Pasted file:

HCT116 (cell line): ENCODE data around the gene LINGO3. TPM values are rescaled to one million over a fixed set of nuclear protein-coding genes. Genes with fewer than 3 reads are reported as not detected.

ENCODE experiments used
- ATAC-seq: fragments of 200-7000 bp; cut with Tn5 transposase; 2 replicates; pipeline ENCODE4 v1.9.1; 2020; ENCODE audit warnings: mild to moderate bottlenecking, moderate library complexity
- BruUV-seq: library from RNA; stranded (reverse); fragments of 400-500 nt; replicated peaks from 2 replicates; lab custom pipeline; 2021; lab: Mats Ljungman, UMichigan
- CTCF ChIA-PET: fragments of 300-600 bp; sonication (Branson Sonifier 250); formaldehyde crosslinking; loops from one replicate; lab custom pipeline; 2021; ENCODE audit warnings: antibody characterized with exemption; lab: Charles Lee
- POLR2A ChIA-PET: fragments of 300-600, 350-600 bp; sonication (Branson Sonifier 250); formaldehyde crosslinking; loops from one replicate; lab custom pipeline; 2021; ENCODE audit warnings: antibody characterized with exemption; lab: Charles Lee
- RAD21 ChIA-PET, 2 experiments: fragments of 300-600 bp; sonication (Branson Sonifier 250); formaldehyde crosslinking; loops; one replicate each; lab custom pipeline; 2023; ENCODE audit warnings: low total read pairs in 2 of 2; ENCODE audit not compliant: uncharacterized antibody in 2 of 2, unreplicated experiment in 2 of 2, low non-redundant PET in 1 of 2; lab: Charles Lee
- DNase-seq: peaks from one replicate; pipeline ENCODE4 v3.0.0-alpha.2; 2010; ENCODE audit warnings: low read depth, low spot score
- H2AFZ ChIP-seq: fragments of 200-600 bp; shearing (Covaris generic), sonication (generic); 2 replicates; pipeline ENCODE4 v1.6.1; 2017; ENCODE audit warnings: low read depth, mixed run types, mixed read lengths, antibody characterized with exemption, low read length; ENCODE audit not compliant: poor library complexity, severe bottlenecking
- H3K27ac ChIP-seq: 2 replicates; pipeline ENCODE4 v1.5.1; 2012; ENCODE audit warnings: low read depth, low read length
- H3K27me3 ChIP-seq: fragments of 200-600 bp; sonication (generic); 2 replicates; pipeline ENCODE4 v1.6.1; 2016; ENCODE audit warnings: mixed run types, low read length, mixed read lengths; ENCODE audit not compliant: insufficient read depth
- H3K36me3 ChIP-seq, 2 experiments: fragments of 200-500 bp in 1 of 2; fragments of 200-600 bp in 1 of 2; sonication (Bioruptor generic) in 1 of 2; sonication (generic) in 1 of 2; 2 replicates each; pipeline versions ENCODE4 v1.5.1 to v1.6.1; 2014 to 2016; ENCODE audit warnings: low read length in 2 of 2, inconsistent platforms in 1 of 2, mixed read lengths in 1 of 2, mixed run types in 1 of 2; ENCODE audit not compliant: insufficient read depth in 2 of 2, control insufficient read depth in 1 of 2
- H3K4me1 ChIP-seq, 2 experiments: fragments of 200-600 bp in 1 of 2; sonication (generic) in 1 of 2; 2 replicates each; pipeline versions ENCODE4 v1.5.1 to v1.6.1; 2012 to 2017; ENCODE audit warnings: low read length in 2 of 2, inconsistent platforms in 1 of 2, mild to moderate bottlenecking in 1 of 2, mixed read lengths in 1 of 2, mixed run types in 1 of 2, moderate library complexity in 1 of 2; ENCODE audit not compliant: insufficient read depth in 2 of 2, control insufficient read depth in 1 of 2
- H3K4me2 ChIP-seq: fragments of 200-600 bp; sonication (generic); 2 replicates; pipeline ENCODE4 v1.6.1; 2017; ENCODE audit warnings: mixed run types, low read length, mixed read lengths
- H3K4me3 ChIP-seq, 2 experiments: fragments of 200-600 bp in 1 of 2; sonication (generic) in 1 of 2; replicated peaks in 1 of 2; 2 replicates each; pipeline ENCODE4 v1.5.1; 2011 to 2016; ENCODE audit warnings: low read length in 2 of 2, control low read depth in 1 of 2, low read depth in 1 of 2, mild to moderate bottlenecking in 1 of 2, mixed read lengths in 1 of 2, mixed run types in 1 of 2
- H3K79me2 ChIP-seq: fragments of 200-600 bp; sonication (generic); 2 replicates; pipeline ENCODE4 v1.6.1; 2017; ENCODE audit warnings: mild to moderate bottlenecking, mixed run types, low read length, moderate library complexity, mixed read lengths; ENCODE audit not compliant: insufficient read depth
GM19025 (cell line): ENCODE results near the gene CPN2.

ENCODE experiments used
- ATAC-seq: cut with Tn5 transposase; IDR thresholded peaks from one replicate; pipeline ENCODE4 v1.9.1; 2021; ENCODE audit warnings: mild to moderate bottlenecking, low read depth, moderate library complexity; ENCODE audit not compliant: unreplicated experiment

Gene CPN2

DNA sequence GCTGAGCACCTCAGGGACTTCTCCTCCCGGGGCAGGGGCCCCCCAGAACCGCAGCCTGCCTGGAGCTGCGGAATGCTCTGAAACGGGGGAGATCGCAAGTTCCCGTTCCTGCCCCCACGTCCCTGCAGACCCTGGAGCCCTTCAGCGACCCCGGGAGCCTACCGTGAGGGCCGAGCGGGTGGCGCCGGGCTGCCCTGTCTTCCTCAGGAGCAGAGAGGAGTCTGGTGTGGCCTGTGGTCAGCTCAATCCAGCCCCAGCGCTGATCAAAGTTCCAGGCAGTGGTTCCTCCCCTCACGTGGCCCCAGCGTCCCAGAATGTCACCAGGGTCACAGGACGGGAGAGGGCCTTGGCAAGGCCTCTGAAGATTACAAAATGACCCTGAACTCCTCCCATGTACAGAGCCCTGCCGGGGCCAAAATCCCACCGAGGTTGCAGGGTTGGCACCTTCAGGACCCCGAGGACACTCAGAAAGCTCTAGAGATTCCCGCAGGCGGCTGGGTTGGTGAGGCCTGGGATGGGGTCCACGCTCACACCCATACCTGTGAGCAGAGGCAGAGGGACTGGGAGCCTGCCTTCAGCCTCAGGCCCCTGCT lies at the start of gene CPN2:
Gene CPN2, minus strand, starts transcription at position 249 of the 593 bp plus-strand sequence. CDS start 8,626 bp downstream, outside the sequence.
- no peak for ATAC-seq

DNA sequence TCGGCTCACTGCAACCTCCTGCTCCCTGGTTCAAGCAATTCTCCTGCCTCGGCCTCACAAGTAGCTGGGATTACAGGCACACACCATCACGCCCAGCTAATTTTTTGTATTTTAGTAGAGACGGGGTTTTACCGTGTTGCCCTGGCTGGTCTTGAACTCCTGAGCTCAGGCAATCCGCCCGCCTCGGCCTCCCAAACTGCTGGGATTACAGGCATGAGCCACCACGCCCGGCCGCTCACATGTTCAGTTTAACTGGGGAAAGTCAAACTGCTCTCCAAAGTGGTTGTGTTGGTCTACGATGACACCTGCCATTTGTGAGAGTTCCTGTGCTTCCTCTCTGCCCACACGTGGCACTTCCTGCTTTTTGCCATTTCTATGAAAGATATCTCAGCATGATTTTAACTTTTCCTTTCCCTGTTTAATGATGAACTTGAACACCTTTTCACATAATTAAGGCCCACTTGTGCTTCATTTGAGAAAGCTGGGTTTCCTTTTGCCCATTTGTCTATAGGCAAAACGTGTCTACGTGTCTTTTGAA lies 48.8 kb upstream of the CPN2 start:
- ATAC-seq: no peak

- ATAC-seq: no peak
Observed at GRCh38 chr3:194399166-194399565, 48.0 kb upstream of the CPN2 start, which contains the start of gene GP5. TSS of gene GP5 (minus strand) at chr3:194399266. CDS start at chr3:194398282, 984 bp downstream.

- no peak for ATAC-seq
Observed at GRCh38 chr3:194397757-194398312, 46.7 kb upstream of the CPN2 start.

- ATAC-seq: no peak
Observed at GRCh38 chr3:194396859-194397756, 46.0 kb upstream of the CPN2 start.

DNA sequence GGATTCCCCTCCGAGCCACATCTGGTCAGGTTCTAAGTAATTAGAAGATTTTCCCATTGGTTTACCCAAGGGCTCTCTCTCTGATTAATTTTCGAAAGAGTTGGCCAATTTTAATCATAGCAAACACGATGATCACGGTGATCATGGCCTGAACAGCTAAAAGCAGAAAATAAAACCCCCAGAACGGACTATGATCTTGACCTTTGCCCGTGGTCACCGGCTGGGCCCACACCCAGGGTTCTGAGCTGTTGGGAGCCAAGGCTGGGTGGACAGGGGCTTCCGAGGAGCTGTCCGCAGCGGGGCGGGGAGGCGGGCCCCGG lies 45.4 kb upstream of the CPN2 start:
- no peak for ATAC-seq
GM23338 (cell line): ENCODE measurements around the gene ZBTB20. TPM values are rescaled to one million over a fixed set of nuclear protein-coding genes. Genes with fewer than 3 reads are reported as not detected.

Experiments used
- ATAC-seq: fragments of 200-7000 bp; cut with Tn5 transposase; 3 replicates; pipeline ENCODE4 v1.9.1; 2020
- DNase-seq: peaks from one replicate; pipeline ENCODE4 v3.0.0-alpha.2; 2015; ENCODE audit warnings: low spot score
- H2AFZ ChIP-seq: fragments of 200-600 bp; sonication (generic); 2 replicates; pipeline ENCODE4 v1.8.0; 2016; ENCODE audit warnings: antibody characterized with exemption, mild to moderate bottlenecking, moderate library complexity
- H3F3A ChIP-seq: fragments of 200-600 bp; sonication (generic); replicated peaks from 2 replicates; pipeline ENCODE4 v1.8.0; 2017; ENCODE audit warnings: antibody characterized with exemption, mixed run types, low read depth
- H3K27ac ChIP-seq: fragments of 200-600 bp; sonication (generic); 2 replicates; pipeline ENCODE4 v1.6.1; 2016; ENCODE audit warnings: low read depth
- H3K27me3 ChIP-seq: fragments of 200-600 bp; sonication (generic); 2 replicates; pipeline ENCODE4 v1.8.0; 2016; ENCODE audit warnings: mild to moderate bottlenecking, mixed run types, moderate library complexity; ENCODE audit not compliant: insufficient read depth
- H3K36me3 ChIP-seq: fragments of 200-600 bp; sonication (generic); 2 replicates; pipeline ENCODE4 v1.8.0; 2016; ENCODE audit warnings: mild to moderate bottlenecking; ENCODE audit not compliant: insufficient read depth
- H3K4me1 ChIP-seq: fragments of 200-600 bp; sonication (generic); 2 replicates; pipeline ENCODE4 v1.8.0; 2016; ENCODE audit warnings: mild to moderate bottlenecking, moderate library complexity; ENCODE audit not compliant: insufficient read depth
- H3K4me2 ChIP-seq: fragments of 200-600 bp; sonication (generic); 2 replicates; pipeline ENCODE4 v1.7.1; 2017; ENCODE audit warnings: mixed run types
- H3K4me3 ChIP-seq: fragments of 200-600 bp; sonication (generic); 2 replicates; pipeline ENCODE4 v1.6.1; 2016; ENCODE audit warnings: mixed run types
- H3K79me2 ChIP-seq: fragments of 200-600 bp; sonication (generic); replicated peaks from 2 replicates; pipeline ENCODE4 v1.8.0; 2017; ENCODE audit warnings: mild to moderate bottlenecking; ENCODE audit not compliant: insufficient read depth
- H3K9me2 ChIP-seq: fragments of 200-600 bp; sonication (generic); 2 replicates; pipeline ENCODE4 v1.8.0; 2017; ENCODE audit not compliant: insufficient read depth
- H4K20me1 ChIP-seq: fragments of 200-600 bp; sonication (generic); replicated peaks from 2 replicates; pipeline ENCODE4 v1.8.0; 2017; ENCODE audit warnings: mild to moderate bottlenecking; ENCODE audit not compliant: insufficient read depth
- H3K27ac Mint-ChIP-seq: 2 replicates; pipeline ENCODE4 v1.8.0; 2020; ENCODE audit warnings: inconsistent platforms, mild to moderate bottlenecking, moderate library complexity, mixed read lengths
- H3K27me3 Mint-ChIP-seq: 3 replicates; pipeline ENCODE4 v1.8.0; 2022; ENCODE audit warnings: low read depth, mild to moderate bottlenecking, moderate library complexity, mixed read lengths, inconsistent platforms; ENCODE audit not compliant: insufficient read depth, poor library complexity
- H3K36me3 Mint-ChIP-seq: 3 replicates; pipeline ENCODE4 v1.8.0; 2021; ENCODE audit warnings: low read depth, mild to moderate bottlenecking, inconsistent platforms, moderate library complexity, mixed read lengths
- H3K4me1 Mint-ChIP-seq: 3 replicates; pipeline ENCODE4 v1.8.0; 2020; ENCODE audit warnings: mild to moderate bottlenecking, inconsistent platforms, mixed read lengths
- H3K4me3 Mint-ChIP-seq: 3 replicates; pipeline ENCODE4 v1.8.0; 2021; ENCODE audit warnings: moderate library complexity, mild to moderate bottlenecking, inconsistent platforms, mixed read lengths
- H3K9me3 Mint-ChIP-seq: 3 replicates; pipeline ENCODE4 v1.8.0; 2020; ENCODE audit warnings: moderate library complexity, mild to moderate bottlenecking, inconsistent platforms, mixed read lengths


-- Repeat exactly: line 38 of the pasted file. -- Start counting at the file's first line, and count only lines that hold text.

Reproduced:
- H2AFZ ChIP-seq: fragments of 200-600 bp; sonication (generic); 2 replicates; pipeline ENCODE4 v1.8.0; 2016; ENCODE audit warnings: antibody characterized with exemption, mild to moderate bottlenecking, moderate library complexity